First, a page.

View from the Board

July 2018  - Sue Braastad

The Pollinator Garden

Most people come to Camas National Wildlife Refuge in hopes to see the deer, elk, cranes, owls, ducks etc.  You know, the critters that you need binoculars and big scopes on their cameras to see well.  There is another world to see and appreciate at the Refuge Office.  We are in the process of building and enhancing a Garden that attracts the LITTLE wild creatures of the Refuge – the bees and butterflies and hummingbirds. 

This garden is also a demonstration garden and is divided into three different areas of water usage.  Plants are picked for each area according to their water needs.  The Arid area (directly west of the office) will be watered about every 2-3 weeks.  The Semi-arid (approximately south-west of the office) will be watered every 1-2 weeks.  The Mesic area (south of the office) will be watered every 2-3 days.  This is depending, of course, on weather and if we are establishing plants.

There are also raised beds for milkweed to attract Monarch Butterflies.  There are two species in these beds – showy and swamp milkweed.  Monarch Butterflies are such a highlighted species these days and you can read more about them at

How do you turn a large lawn into a huge garden?  It ain’t easy.  It takes lots of planning and lots of volunteer hours.  Idaho Master Naturalists and Friends of Camas have donated hundreds of hours to the project.  You start by killing the grass and planning where the structures and paths go (a gazebo is coming!).  Then plan the flower beds from there.  You plant and weed and mulch and plant and weed and mulch and weed some more.  To help control the weeds, cardboard was put down where the plants did not spread, shrubs, etc.  And then you weed some more.  We are still experimenting and learning.  For example, the lovely water feature is giving us a challenge with algae growth.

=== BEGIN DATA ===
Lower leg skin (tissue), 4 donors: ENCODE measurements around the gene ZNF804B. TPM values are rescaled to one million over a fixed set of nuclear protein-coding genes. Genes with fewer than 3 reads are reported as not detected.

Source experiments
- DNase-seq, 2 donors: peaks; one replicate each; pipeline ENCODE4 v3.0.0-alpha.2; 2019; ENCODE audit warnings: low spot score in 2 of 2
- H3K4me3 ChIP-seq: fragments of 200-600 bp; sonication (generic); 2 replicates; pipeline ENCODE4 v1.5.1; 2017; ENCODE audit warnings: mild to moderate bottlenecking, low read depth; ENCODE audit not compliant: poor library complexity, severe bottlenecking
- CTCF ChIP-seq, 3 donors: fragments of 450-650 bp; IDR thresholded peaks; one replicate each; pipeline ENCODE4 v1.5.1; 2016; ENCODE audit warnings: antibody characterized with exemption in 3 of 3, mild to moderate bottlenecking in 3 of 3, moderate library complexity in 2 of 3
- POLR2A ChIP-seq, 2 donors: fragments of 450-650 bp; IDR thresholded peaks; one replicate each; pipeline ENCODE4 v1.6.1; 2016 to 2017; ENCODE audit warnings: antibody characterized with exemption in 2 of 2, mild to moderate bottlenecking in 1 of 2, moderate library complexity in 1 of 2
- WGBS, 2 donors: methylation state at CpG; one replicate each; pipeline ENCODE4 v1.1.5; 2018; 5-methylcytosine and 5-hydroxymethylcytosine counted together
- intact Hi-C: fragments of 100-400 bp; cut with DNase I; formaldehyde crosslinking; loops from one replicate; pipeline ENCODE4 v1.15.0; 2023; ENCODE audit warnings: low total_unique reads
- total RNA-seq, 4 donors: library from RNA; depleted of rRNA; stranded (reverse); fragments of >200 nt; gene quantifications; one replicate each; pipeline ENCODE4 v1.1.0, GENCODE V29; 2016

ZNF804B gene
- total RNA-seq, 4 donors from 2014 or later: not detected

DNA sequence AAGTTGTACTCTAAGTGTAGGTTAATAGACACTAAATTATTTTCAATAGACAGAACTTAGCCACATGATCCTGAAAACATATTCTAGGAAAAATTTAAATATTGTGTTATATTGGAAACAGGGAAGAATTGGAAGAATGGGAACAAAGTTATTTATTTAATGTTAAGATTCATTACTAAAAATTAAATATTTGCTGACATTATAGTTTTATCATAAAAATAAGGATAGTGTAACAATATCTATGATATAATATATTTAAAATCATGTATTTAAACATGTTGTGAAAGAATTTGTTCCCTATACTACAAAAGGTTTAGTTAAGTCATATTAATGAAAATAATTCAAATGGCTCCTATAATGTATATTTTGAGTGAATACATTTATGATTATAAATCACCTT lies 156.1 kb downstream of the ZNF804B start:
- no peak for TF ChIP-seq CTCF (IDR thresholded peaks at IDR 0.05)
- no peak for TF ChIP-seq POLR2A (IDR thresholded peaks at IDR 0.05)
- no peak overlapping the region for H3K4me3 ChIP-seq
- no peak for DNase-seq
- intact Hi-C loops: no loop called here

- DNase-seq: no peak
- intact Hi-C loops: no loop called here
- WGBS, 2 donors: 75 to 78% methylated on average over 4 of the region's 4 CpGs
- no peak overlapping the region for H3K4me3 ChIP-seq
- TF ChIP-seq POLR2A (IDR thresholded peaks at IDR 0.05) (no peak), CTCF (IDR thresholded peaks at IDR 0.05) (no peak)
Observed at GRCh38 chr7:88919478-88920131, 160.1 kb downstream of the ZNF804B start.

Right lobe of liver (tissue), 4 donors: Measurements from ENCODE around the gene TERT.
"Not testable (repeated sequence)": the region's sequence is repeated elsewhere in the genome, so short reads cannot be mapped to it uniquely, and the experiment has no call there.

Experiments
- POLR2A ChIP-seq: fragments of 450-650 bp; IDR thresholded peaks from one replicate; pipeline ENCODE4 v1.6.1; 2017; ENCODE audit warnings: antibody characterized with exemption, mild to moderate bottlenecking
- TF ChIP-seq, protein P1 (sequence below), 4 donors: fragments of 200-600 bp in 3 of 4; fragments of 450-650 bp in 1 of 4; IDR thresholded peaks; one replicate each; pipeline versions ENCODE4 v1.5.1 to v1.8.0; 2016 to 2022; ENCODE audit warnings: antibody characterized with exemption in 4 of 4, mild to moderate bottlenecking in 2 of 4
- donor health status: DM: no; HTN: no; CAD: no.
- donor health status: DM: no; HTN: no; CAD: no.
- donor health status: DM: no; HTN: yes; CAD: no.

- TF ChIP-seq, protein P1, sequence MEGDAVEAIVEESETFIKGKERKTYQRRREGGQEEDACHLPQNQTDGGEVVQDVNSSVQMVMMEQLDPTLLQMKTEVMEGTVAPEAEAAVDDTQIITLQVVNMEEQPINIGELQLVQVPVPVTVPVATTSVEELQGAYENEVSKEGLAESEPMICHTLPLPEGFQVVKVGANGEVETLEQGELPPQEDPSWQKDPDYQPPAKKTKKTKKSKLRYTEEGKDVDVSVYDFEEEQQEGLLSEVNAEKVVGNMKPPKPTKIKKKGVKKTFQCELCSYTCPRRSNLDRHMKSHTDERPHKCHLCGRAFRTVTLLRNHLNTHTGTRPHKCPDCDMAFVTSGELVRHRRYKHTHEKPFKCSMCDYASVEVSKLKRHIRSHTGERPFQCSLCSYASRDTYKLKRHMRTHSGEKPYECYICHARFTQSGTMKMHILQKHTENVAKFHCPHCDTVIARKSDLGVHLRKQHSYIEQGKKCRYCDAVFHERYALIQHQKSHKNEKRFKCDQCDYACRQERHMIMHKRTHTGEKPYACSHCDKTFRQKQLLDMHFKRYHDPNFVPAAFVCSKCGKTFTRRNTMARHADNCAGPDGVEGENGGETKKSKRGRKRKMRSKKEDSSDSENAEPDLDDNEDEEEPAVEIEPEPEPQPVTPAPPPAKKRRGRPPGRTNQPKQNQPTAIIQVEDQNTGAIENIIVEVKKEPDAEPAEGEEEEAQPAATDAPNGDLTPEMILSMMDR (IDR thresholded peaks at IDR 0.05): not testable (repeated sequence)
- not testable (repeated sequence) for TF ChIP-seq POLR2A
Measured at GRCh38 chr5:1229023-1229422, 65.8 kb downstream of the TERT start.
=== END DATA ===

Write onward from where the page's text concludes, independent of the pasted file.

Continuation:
Are all the plants native plants?  No, not all.  In the Arid and Semi-arid areas, the native plants definitely are the preferred species as they can survive in those conditions.  In the Mesic area, a few non-natives are included because of their known ability to attract bees and/or butterflies. 

We started to see the payoff last summer.  The planted areas were buzzing with bees and a-flitter with butterflies and darting with hummers.  It was a joy to see and to listen to, but you had to get down and close, that is where the action is.

The next time you come up to Camas – bring your magnifying lens and macro lens for your camera and visit the garden!!

To view the previous View from the Board, click here.

What's New - 2018

Peregrine Webcam is up for 2018!

Join in the Fun! The third annual Bucks for Birds Birdathon is scheduled for May 26-28 with a potluck celebration on June 9. This is fundraiser for Friends of Camas and Snake River Audubon Society.  Both organizations strive to support birds and their environment and will split the net proceeds 50:50 to be used for environmental education, conservation, and scientific study. Click here to find out more.